• Other developers in the community complained about Xbee reliability in full duplex high packet rates scenarios

  • iRobot Command Module is a microcontroller designed for iRobot Create, in hind sight perhaps it was better to use it instead of Arduino


Project architecture based on workshop

Analog out

iRobot create

Gyroscope

D/A

PC running robot’s motion path software

Arduino microprocessor

RS 232

Project Architecture Based on Workshop

BAM

Bluetooth

Accelerometer

Analog out

Distance

sensor

Digital out *

(*) Here we use Time Division Multiplexing on the 3 sensor data streams


Project architecture based on workshop cont

Project Architecture Based on Workshop - cont

  • Xbee free architecture

  • Reuse of BAM as proven communication channel between robot and pc

  • Ardunio interfaces with the sensors and converts their data to n digital bits

  • D/A converters Arduino digital output to robot’s analog input

  • Time Division Multiplexing to transfer 3 sensor data stream using 1 analog input in the robot

  • Full use of the robot’s 4 digital inputs

    • 2 name bits – naming the sensor data

    • Start, Stop bits to solve Arduino-Robot synchronization problem (packet containing gyro’s name with distance data)


Project architecture based on workshop limitation

Project Architecture Based on Workshop - limitation

  • Only 8 bit D/A available in TAU where we needed at least 9 (8 bits for angle [0,180] and 1 bit for sign)

  • Complex architecture

  • A simpler idea came to mind…


Final project architecture

Gyroscope

Final Project Architecture

PC running robot’s motion path software

XBee on USB dongle

Arduino microprocessor

Gyro packets

XBee

Bluetooth

Bluetooth

Sensor data

Power

Commands

iRobot create

RS 232

BAM

Analog out

Distance sensor


Final project architecture cont

Final Project Architecture - cont

  • PC has 2 serial connections

    • Xbee channel from Arduino

    • BAM channel to/from Robot

  • Xbee back in action but in only one sided communication and only sensor data to PC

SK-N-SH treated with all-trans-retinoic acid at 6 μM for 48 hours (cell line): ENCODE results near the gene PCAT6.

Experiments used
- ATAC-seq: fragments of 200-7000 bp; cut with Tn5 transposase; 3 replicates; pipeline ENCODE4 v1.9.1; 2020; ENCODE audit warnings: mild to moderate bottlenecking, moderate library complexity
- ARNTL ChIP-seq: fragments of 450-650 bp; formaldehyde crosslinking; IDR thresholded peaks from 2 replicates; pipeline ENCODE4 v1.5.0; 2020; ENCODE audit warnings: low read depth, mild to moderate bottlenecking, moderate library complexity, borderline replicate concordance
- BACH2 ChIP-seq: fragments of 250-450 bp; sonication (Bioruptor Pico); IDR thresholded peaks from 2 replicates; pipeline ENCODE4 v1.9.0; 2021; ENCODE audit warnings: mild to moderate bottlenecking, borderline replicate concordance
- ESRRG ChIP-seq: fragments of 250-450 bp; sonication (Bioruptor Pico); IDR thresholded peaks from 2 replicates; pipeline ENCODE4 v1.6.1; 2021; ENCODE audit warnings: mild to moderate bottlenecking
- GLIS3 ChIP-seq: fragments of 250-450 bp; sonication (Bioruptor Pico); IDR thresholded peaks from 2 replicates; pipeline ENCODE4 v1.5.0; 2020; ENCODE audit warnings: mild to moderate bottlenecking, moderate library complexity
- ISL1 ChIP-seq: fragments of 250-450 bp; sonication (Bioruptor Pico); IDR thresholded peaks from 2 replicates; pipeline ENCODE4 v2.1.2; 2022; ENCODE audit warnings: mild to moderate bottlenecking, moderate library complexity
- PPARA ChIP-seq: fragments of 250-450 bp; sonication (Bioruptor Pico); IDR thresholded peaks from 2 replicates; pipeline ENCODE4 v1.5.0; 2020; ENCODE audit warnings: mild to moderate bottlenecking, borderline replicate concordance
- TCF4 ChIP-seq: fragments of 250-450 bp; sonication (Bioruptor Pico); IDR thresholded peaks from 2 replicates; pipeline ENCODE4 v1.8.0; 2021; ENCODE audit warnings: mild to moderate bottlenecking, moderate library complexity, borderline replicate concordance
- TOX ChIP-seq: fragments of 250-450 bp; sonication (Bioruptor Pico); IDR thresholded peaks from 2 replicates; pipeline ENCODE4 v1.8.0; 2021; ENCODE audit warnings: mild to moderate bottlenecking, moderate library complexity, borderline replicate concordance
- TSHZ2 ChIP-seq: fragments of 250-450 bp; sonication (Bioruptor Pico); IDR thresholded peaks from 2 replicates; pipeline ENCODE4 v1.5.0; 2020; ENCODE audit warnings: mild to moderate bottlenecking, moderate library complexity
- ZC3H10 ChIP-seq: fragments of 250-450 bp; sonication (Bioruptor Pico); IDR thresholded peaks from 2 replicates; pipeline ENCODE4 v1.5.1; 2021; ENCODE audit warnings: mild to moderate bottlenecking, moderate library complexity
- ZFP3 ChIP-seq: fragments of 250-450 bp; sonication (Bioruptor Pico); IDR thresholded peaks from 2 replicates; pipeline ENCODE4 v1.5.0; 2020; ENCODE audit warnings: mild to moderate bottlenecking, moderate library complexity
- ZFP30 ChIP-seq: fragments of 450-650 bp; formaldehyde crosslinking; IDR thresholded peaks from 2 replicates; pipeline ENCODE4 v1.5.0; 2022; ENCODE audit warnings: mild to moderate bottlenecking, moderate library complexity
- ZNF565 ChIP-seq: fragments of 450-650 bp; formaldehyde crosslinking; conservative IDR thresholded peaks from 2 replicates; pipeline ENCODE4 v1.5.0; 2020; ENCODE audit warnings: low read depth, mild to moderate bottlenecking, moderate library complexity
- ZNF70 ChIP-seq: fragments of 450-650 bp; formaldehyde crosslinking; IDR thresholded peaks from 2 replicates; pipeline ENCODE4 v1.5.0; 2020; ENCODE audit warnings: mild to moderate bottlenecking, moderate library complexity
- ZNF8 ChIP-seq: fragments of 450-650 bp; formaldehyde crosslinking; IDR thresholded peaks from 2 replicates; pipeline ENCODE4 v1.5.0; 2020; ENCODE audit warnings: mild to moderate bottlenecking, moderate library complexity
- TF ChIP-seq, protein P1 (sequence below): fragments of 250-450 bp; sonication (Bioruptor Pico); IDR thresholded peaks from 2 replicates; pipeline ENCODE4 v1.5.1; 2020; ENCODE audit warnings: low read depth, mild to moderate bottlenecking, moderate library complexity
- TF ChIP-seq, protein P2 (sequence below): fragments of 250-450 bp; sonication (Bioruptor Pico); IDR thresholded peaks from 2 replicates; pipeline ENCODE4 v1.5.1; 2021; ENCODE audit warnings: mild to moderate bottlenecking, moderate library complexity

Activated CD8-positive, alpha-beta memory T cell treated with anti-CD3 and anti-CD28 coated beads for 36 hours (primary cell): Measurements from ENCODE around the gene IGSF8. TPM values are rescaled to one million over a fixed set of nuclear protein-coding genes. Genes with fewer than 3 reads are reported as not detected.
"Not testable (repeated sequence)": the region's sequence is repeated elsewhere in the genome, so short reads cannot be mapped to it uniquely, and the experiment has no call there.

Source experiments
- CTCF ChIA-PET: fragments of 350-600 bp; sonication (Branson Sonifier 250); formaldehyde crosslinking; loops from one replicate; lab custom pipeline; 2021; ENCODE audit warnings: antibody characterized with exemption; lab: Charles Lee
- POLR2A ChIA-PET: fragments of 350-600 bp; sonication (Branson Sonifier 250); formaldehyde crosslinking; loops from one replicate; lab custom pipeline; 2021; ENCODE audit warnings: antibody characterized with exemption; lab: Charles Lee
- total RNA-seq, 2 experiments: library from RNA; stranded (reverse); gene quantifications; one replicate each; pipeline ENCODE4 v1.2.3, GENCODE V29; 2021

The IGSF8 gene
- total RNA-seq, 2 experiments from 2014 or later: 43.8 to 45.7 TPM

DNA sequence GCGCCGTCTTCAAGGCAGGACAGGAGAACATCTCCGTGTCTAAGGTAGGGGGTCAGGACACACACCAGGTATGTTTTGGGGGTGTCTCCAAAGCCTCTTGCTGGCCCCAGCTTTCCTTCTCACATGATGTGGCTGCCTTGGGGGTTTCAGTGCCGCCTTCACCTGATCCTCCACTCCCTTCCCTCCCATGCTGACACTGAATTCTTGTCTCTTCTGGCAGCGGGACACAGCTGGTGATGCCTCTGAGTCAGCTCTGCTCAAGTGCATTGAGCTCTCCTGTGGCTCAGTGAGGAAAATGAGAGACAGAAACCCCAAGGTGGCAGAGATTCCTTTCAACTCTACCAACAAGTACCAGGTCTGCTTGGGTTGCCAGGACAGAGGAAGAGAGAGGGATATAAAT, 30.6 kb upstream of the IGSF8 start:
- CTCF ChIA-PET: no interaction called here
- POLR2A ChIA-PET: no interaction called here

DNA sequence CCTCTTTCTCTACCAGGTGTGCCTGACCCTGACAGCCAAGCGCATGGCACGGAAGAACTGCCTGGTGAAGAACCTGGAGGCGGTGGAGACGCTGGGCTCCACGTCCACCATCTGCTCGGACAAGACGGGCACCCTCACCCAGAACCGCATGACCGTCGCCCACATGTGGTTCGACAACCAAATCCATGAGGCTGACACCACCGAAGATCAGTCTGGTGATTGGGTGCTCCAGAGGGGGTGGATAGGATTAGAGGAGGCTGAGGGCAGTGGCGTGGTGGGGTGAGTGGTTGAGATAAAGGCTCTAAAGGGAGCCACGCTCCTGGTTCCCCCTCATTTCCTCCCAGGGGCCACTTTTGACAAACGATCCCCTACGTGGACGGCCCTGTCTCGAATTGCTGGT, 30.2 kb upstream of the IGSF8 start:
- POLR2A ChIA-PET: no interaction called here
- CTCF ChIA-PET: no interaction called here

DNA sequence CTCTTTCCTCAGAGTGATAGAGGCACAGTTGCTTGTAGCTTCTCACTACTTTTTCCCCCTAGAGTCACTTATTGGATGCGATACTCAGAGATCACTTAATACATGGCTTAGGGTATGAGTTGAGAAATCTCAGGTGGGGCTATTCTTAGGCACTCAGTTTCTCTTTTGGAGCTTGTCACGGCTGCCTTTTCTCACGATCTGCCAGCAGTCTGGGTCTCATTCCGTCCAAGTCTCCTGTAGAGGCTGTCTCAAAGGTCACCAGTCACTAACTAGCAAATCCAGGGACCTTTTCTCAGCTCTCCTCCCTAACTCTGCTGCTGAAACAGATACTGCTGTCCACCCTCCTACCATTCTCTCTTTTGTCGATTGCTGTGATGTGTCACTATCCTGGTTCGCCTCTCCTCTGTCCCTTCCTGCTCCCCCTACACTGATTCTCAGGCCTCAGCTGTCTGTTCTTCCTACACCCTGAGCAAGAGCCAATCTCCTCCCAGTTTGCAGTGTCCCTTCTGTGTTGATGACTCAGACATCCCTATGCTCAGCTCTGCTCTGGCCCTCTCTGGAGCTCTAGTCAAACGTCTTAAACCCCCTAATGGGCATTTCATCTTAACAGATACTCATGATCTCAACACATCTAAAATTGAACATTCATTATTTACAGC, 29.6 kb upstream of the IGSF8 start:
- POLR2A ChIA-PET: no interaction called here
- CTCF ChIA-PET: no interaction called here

• Reuse of BAM as proven communication channel between robot and PC


Accelerometer limitation

Accelerometer limitation

  • Double integration to get location data from acceleration causes massive accumulation of errors

  • Tilt of the sensor is interpreted as movement

  • Mobile Robot Positioning – Sensors and Techniques by J.Borenstein, H.R. Everett, L. Feng and D.Wehe.


Software improvements

Software improvements

  • Wait angle command

    • Specify desired degrees and let the robot stop after executed

    • Requires to stop the sensor stream before command is lunched and resume it after command executed

  • Combine angle reading from robot’s odometry and gyroscope to get a more accurate angle


Umbmark odometry calibration

UMBmark – Odometry calibration

  • Based on a University of Michigan article from 1994

  • Designed to correct systematic odometry errors

  • Systematic errors are caused by

    • Inaccurate wheel base

    • Inaccurate wheel radius

  • Calculates alpha and beta

    • α - the error in degrees when

      the robot tries to turn 90 degrees

    • β – the angle in degrees the

      robot has veered off a straight

      path after running the straight line


Umbmark odometry calibration cont

UMBmark – Odometry calibration cont

  • Correct α by

    turnAngle= requestedTurnAngle*(90/(90-α))

  • Correct β by driving in an arc instead of straight line. Arc with radius of R = (L/2)/ β)

  • We couldn’t use it because of drive-with-radius command is limited to only 2m radius


Results

Results


Results cont

Results - cont


Results cont1

Results - cont

  • video


Conclusions

Conclusions

  • Wait angle accounts for most of the accuracy improvement

  • No distance accuracy improvement because of accelerometer sensor’s limitations

  • Possibly better to use a laser sensor instead of accelerometer

  • Wait distance would probably improve the distance accuracy greatly, but at the cost of loosing response to dynamic obstacles


Thank you

Thank you

  • Questions?